All Locations to Reduce In-Person Services November 17

All Des Moines Public Library locations will reduce in-person services beginning Tuesday, November 17 for at least two weeks. Browsing will be unavailable, and public computers will only be available at Central Library by appointment. Curbside Pickup will continue at all locations. Go HERE for all the details about this decision and to see our new hours, services, and offerings at each DMPL location.

DMPL Boycotts Macmillan eBook Embargo

Beginning today, the Des Moines Public Library will no longer purchase newly released eBooks from Macmillan Publishers, one of the country’s five major book publishers.

This move is in response to Macmillan’s library eBook embargo, which goes into effect today (Nov. 1), that prevents libraries of any size from purchasing more than one copy of a newly released eBook for the first eight weeks after publication.

The Des Moines Public Library maintains a holds-to-books ratio of 5-to-1, meaning for every five holds placed on a book, we purchase an additional copy to minimize wait times for our patrons. Limiting our ability to purchase additional copies of popular new releases in eBook form could lead to patrons waiting many months, or even a year, for their eBook. We must do better for our communities.

In response, the library will no longer purchase any Macmillan materials that are part of this embargo, and will instead use those funds to purchase unembargoed materials from Macmillan and other publishers.

“The Des Moines Public Library opposes any effort to restrict or delay our ability to provide free and equitable access to information and services,” Des Moines Public Library Director Sue Woody said. “That includes the digital realm, and this book embargo will hit our most vulnerable and disadvantaged patrons – those with disabilities and learning issues, as well as those without the means to purchase these materials outside of the library – the hardest.”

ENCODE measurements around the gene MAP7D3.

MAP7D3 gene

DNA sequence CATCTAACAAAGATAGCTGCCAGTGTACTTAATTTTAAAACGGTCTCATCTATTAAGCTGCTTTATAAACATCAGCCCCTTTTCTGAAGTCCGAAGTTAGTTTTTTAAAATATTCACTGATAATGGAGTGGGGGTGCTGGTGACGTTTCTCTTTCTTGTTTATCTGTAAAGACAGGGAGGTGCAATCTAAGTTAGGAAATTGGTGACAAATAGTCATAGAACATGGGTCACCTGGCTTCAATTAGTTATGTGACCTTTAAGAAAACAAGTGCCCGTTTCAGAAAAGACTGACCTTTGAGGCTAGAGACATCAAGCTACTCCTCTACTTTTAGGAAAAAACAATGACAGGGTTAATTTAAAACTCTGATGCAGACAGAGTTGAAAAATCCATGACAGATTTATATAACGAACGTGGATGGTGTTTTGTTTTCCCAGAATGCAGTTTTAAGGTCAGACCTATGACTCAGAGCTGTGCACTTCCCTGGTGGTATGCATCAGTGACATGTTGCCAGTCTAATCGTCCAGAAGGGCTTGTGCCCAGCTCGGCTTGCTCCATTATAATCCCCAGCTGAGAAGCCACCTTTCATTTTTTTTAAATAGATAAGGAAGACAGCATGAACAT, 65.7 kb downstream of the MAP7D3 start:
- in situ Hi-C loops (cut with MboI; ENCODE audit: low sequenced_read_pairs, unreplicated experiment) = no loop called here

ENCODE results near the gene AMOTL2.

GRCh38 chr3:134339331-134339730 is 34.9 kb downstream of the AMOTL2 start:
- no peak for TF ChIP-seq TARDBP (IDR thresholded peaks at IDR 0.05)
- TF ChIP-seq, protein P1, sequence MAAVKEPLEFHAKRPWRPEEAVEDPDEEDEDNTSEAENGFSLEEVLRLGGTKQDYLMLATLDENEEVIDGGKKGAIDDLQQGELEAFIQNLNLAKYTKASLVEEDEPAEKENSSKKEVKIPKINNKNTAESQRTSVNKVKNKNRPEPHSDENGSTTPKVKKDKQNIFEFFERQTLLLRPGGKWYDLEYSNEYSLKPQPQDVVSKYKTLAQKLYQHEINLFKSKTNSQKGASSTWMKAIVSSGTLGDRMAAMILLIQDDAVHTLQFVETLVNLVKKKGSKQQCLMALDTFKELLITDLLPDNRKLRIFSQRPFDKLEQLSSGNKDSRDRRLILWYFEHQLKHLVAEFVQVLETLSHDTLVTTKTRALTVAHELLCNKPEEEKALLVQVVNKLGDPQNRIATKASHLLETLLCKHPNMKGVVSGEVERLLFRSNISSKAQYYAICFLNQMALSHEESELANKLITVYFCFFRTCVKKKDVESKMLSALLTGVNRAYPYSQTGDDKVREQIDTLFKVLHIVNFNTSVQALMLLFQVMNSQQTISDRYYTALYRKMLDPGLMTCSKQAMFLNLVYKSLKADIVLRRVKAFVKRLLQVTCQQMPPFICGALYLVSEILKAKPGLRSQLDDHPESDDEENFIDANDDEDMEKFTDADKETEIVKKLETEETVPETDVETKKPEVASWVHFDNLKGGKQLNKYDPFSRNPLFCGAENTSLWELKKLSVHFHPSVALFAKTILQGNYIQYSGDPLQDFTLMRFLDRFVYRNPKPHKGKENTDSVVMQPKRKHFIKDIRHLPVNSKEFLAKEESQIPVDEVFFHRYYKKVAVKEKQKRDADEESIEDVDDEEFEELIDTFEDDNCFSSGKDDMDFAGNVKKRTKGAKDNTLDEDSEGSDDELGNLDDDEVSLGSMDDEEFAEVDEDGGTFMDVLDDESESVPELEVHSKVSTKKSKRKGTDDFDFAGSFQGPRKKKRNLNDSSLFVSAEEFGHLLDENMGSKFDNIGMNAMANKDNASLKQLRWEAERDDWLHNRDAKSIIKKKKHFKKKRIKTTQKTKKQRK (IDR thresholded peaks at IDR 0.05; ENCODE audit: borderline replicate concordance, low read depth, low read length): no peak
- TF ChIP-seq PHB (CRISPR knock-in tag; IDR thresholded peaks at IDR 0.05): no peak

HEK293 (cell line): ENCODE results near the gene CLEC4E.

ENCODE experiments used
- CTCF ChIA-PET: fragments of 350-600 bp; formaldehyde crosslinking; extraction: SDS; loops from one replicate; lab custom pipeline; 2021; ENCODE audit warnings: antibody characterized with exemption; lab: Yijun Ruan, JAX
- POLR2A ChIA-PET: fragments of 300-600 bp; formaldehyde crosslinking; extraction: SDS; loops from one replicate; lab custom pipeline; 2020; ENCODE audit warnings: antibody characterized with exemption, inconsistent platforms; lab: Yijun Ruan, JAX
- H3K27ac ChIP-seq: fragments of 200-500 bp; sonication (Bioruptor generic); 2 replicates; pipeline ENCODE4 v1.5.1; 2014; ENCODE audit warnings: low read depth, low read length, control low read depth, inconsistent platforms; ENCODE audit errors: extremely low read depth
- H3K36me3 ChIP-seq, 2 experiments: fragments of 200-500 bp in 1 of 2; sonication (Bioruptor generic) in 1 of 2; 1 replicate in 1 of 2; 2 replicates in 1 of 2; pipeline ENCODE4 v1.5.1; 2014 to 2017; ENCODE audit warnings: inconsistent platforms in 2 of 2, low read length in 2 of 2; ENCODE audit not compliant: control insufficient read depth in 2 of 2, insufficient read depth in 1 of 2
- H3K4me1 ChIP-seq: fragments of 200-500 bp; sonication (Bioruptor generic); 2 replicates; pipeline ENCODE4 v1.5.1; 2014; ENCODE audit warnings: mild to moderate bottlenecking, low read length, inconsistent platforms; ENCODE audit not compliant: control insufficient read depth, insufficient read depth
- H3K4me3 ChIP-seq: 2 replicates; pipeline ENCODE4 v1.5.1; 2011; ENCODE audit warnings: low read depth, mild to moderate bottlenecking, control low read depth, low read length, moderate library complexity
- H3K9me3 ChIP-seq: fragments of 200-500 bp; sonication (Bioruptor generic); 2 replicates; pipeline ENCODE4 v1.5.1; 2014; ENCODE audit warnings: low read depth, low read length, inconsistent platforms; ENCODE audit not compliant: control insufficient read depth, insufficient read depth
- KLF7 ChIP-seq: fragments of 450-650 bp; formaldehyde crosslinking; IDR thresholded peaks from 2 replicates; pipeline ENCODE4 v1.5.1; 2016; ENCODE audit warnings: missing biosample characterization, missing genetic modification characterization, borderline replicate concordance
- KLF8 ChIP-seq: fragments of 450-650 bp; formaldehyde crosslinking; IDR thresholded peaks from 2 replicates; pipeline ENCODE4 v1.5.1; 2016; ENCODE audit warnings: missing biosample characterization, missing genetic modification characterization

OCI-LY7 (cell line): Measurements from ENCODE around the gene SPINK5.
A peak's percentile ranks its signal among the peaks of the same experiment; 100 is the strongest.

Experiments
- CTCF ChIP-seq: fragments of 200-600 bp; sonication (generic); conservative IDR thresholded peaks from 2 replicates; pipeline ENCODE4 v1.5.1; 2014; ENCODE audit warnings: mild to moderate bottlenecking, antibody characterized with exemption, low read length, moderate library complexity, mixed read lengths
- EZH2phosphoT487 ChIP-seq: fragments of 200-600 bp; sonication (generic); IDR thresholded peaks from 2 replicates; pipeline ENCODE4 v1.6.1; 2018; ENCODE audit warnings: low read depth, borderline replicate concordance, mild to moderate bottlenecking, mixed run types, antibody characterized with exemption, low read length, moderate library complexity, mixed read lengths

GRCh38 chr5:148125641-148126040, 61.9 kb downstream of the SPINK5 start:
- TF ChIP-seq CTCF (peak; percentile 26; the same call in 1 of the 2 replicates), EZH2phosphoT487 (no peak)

Usage of eBooks and eAudiobooks continues to grow rapidly at the Des Moines Public Library, and we continue to dedicate more funds to purchasing these materials to meet patron demand. Patrons may assume libraries pay the same price for these materials as consumers pay, but that is not the case. Prices for eBooks and eAudiobooks are as much as three to six times higher for a public library than an individual consumer.

For example, a newly released copy of The Testaments by Margaret Atwood last month would have cost a consumer $14.99 for an eBook and $14.95 for an eAudiobook. For the Des Moines Public Library, the price was $59.99 for the eBook version, and $99.99 for the eAudiobook.

In addition, when a library purchases a digital copy of an eBook or eAudiobook, the publisher determines how long the library is allowed to own that item before it must be purchased again.

Public libraries and their users across the United States oppose this embargo, and more than 170,000 people have signed a petition at to tell Macmillan Publishers to lift the embargo and no longer limit access for readers.

“Public libraries advance literacy and promote a love of reading to our communities, and we should be viewed as partners with authors and book publishers to advance those important goals, not competitors,” Woody said.